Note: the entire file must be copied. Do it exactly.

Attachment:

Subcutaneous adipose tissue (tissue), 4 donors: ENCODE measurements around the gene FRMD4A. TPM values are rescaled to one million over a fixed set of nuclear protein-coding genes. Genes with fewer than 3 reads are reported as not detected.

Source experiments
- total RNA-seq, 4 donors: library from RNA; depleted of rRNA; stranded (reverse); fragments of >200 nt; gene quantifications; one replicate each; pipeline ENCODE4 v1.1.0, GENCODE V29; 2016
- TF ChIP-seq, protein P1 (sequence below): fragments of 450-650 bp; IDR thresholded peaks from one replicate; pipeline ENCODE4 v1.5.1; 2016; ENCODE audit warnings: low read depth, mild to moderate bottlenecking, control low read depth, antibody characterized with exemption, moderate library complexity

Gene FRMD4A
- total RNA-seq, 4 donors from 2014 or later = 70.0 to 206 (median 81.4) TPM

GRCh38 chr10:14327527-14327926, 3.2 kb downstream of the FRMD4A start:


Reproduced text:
Subcutaneous adipose tissue (tissue), 4 donors: ENCODE measurements around the gene FRMD4A. TPM values are rescaled to one million over a fixed set of nuclear protein-coding genes. Genes with fewer than 3 reads are reported as not detected.

Source experiments
- total RNA-seq, 4 donors: library from RNA; depleted of rRNA; stranded (reverse); fragments of >200 nt; gene quantifications; one replicate each; pipeline ENCODE4 v1.1.0, GENCODE V29; 2016
- TF ChIP-seq, protein P1 (sequence below): fragments of 450-650 bp; IDR thresholded peaks from one replicate; pipeline ENCODE4 v1.5.1; 2016; ENCODE audit warnings: low read depth, mild to moderate bottlenecking, control low read depth, antibody characterized with exemption, moderate library complexity

Gene FRMD4A
- total RNA-seq, 4 donors from 2014 or later = 70.0 to 206 (median 81.4) TPM

GRCh38 chr10:14327527-14327926, 3.2 kb downstream of the FRMD4A start: